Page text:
Mexican Immigrants in the United States

Topics: Sociology, Minority group, Affirmative action Pages: 26 (8764 words) Published: May 5, 2012
Mexican Immigrants in the United States Workplace
Leslie Y Badalucca
Capella University

Table of Contents
Abstract 3
Introduction 4
Trends in Workplace Diversity 4
Impact of Global Economy 5
Discrimination Practices 5-6
Accommodating Diversity 6-7
Effects of Cultures in the Workplace 7-8
Employer Attitudes 8-10
Contribution of Policies and Procedures10-11
Real-Life Practices and Recommended Practices11-12
Myths and Stereotypes of the Mexican Group12-13
Effects of Stereotyping and Cultural Myths13-14
Exposing and Discrediting Myths and Stereotypes14-15
Conclusion15-16
Annotated Bibliography17-25
References26-28

Abstract
Choosing to focus on the Mexican Immigrant in the United States workplace will help to develop an understanding of how organizational decisions insure the acceptance and inclusion of the group with those of the organization’s in-group creating a unified work environment. Chao and Willaby (2007) theorized that everyone had their own vision of how the world works and acting upon it based on what they have perceived as being true; sometimes the visions of others are difficult to understand or accept, which can cause strife and alienation in the workplace. According to Adu-Febiri (2006) the responsibility of transformational leadership is to raise employee awareness; thus, beginning the journey for an all-inclusive and unified work environment. Mei and Russ (2007) identified that management’s objective should be to help organizational employees to establish a foundation of developing the core and cultural competencies that are critical to developing effective methods for advocating change and cultural blending. The results of this essay and the completion of employee interviews will help to heighten areas of self-actualization and ethnic and linguistic competencies of the author and all cultural groups she will be accountable.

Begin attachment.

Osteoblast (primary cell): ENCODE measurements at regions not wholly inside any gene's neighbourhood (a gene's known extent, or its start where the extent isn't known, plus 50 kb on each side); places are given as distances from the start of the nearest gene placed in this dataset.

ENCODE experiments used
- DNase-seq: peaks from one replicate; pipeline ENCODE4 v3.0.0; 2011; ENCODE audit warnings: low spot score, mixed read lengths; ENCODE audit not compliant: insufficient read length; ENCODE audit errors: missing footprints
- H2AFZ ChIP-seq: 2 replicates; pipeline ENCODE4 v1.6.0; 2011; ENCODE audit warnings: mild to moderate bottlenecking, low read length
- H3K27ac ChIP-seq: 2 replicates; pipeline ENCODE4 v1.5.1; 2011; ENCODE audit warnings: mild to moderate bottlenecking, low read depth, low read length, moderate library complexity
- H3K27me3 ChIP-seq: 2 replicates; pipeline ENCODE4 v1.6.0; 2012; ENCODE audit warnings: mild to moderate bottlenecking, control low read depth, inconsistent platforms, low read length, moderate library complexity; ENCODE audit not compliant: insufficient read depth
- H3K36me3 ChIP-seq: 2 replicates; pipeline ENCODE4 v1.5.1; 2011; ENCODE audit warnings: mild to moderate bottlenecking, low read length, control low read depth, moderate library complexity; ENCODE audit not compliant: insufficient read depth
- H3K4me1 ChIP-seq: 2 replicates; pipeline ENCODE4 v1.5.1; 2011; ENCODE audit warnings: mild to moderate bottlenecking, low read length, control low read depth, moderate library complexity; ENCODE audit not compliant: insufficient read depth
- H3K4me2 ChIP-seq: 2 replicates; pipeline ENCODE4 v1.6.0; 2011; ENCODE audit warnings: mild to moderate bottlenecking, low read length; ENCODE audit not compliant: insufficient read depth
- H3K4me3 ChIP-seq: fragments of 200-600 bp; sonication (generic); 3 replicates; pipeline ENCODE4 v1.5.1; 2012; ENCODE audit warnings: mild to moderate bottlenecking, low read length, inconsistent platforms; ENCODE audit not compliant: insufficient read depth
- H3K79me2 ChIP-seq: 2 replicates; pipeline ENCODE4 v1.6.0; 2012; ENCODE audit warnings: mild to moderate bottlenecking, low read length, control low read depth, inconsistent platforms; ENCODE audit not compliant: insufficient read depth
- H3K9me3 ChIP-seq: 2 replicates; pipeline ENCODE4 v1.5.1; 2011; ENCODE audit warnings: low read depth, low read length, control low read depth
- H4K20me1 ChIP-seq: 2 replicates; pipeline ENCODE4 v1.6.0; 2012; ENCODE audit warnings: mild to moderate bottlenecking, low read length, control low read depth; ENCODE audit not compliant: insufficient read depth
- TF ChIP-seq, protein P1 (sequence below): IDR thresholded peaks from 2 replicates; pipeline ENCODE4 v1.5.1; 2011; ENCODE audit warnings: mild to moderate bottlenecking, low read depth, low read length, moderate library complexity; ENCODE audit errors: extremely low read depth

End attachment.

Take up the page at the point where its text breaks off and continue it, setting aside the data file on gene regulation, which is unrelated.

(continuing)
Mexican Immigrants in the United States Workplace
Introduction
Chao and Willaby (2007) advised that everyone had their own vision of how the world works and that everyone performs according to their perception of the right way to live as a part of that world. Greenwood (2007) contends there are differing perceptions of how the world operates creates complex challenges when working to blend differing beliefs toward a unified environment. The following literature review focuses on raising the level of diversity consciousness as it relates to Mexican immigrants in the workplace. Deaux, Reid, Martin, and Bikmen (2006) identified that the Hispanic sociohistorical perspective provided significant information reflecting an independent group that is dedicated to their families and struggling to survive in an environment that often resents them being in the workplace. Parrado and Kandel (2010) contend the Hispanic group is one of the fastest growing minority groups that has magnified the supply of low-skilled workers. The author also identified the group’s struggle with linguistic challenges as being what prevented many from achieving educational needs, which exacerbates the group’s equality in the workplace. Trends in Workplace Diversity

Globalization, technology, and increased mobile ability have created diverse ethnic and linguistic challenges felt around the globe. Greenwood (2008) contended that some of the Hispanic group chose to move to the United States in pursuit of a higher quality of life; others made their decisions based on a lower cost of living and others came only to make an income that could be sent back to their homeland to take care of family left behind. Whatever the reason for the influx challenges to achieving unity in the workplace begin at the onset and will become more complex in nature as the number of ethnic and linguistic minorities continue to grow. The qualitative...

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